NVIDIA Intel SLI XE primer

Written by Wil Harris

January 17, 2006 | 14:43

Tags: #7800-gtx #chipset #geforce #nforce #northbridge #pci-express #pentium-d #quad-sli #sli #xe

Companies: #amd #dell #intel #nvidia

The differences

It's fairly easy to see what the differences are between NVIDIA's different Intel offerings if you simply lay them out next to each other. Here's a fairly comprehensive table that does just that.

Intel SLI XE features
The major differences are clear to see. The main differentiator for the X16 line is the fact that it handles 32 lanes of PCI Express for graphics bandwidth. In all likelihood, you're not going to need that unless you're running dual 512MB cards, whether it's the 7800 GTX or any of the other upcoming cards we are sure to see soon. The main difference with the Ultra is that it doesn't support SLI at all, making it a good choice for people on a very tight budget who want the speed and featureset of nForce 4. The SLI and SLI are harder to differentiate, and this is why NVIDIA will be phasing out the SLI with the introduction of the XE.

One problem NVIDIA has is that it is shipping its high-end board with AC97 audio. The Ultra and the XE both support Intel's Azalia high definition audio specification, but there is no such support on the high-end. This is a bit rubbish, if we're honest - although perhaps really high-end gamers will go and buy a SoundBlaster X-Fi if they care about sound. If we're being critical, we might suggest that ActiveArmor would be better off dropped from the high-end platform, given the number of problems we are seeing it causing users across the Net. The XE at least only has half the ActiveArmor: in both these respects, the XE looks better than the X16! Otherwise, the XE is pretty much the same SLI functionality we all know and love, just a little cheaper.


Architecture

The architecture will be familiar to anyone who knows about the SLI platform on Intel. There are major differences between this and the AMD platform - primarily the fact that the AMD doesn't have a Northbridge memory controller in it, because it is embedded in the Athlon 64 processor. The Intel has the standard Northbridge-Southbridge configuration. The PCI Express graphics lanes can be configured to allow for one 16x lane instead of two 8x, meaning you could get a bit of a performance boost out of a single 512MB card.

NVIDIA Intel SLI XE primer Architecture

Going forward

The XE will launch into the market within the next couple of weeks. Retail motherboards are expected to cost around US$99, which given the rate of exchange probably means aroun £75 for the UK. The Ultra, at the low-end, will be cheaper, at sub-US$89 (around £65) - although actual retail prices will obviously vary dependent on the board partner and integrated features like sound, networking etc. All in all, it should make for some interesting value equations when weighing up Intel against AMD.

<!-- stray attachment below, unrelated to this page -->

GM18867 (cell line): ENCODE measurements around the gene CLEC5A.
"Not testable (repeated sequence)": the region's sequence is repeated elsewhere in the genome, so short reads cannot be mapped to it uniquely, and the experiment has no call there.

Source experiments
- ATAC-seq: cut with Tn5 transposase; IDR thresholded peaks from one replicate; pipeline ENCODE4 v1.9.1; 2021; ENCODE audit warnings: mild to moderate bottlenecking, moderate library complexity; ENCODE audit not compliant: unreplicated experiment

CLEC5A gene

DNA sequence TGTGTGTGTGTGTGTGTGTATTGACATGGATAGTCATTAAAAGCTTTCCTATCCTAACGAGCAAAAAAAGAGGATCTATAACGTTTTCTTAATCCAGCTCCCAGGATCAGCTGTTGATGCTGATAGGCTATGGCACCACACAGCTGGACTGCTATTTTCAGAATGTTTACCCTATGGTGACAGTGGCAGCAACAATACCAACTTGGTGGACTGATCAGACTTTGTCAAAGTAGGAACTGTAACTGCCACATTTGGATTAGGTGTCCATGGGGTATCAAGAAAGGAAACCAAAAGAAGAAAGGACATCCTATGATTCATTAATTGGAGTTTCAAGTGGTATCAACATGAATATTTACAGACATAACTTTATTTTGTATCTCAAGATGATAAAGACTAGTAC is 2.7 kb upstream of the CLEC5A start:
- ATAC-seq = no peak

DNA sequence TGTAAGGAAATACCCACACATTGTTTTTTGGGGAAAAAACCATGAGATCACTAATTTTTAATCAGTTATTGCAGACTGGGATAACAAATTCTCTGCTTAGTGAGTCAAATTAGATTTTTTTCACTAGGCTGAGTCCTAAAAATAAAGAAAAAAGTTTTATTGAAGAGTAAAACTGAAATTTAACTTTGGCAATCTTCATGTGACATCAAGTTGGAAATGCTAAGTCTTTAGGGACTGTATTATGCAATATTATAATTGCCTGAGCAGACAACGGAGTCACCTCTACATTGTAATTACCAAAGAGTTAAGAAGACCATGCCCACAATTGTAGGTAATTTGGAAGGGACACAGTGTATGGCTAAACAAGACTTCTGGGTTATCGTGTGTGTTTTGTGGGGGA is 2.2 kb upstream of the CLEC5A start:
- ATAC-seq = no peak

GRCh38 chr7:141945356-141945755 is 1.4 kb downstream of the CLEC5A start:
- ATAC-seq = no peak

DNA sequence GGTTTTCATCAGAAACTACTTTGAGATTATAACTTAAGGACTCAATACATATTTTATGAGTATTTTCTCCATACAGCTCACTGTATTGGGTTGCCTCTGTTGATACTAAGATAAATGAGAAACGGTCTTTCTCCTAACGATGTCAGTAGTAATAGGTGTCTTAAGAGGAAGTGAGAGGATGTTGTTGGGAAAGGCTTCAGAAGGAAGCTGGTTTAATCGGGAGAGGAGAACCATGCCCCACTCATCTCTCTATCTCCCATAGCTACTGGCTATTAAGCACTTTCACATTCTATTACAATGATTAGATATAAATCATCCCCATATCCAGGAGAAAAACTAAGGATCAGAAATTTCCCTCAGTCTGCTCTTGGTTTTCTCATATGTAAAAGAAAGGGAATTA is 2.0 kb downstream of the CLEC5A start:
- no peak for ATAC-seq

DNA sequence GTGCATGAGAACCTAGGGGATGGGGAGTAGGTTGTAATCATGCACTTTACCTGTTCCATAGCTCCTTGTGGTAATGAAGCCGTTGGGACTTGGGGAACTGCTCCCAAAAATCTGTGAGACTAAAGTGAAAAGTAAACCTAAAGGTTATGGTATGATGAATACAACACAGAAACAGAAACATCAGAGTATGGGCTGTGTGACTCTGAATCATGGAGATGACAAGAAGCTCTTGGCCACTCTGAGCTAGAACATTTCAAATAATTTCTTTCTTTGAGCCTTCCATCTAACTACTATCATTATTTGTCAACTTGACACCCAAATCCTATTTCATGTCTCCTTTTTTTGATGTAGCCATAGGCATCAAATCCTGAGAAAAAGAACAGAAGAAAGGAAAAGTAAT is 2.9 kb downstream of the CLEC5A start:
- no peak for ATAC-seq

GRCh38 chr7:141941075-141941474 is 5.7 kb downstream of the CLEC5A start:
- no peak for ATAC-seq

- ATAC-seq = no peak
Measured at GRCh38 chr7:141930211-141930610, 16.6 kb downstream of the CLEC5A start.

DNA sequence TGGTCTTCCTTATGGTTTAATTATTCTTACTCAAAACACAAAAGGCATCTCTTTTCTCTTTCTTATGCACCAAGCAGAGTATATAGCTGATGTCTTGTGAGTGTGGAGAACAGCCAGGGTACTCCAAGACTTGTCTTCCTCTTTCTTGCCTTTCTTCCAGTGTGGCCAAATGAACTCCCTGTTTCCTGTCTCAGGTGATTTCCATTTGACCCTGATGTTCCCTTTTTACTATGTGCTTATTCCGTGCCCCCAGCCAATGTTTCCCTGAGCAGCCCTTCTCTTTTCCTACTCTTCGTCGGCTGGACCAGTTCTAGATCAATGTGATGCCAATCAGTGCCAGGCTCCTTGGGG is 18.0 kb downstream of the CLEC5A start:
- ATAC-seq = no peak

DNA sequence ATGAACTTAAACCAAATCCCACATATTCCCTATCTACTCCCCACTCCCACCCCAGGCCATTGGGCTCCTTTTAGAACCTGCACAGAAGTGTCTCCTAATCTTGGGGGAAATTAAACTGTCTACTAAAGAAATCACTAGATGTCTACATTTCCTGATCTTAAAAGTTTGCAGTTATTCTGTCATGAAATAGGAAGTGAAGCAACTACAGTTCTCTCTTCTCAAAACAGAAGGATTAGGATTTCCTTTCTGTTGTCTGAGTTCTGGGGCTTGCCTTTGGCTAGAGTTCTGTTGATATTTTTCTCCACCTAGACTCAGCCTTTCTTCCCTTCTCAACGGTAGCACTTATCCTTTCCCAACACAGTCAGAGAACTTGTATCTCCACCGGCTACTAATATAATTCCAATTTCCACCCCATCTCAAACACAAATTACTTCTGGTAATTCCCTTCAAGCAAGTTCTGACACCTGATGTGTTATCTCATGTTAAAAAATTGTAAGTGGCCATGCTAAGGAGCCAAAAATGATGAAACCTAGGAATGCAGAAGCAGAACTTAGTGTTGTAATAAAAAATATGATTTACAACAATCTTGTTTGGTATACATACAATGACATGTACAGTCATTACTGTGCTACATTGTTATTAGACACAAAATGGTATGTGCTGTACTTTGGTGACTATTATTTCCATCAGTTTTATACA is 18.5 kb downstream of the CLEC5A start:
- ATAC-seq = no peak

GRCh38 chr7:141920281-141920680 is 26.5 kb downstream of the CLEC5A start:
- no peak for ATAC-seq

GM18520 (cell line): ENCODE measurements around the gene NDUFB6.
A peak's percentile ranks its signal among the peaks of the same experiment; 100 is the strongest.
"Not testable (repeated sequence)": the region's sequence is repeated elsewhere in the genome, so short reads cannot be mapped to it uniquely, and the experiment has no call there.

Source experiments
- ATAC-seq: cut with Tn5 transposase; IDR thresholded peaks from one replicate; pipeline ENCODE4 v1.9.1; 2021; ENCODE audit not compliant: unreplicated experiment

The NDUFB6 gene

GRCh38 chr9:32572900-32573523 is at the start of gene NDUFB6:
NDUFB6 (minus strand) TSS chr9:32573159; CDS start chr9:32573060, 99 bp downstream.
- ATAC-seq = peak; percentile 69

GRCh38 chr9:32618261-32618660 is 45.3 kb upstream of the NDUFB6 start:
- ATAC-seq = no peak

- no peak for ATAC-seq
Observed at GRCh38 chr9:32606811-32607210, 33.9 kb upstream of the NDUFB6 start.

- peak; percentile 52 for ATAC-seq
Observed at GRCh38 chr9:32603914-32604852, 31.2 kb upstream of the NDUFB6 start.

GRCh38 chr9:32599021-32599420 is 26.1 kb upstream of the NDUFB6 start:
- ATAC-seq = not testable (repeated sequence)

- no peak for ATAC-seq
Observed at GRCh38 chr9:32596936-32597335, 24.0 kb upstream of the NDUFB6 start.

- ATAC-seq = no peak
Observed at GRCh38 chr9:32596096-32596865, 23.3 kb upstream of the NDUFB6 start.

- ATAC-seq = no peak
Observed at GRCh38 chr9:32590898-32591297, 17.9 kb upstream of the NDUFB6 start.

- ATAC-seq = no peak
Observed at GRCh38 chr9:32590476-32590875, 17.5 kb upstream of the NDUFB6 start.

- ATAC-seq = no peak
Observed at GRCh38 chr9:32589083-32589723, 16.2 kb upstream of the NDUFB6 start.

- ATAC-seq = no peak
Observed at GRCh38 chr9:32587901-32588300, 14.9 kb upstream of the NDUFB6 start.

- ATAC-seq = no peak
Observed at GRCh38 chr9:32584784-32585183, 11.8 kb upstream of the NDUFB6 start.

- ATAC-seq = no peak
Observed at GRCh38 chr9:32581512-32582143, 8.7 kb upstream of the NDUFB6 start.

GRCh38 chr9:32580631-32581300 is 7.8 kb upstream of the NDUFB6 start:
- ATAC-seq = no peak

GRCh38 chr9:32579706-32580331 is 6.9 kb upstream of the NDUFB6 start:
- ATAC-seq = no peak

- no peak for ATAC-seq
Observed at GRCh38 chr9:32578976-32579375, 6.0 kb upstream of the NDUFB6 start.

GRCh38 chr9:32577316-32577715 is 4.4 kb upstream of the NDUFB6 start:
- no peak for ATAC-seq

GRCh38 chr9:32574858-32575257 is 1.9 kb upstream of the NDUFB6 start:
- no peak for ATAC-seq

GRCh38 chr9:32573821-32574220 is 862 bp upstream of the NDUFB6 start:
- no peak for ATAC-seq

The kick-ass product that Intel has for the beginning of this year is Yonah aka Core Duo - the dual-core Pentium M. NVIDIA has told bit-tech that there is nothing in nForce 4 for Intel that prohibits it being integrated on a Core Duo-compatible board, assuming board partners want to put on the different socket instead of the standard Socket 775. We would be pretty excited to see the performance that could be extracted from of a Core Duo-based nForce 4 system perhaps a passive 6600 - quiet, high-performing computing with 1080p H.264 decoding!

We'd be more excited to see an Intel-compatible integrated graphics board. Currently, NVIDIA has integrated GeForce 6100 and 6150 graphics for AMD systems, but nothing for Intel systems. The 6100 is perfect for integrated graphics for Media Center systems, and seeing as Core Duo is also ideally suited to this kind of box, we'd love to see the pair put together.

At the end of the day, what does this mean to you? Well, if we start to see nForce 4 boards being released with the Core Duo socket, you might be able to build yourself an extremely powerful system that is also low-power and quiet, believe it or not. If you happen to be buying an off-the-shelf system from Dell or any other Intel system integrator, you and millions of people like you now have the choice of getting NVIDIA SLI-compatible graphics and all the other nForce 4 features at a reasonable price point. We look forward to seeing what other bits and bobs NVIDIA has up its sleeves over the next couple of months - we have a sneaky suspicion that there might be something good at CeBit...

NVIDIA Intel SLI XE primer Architecture

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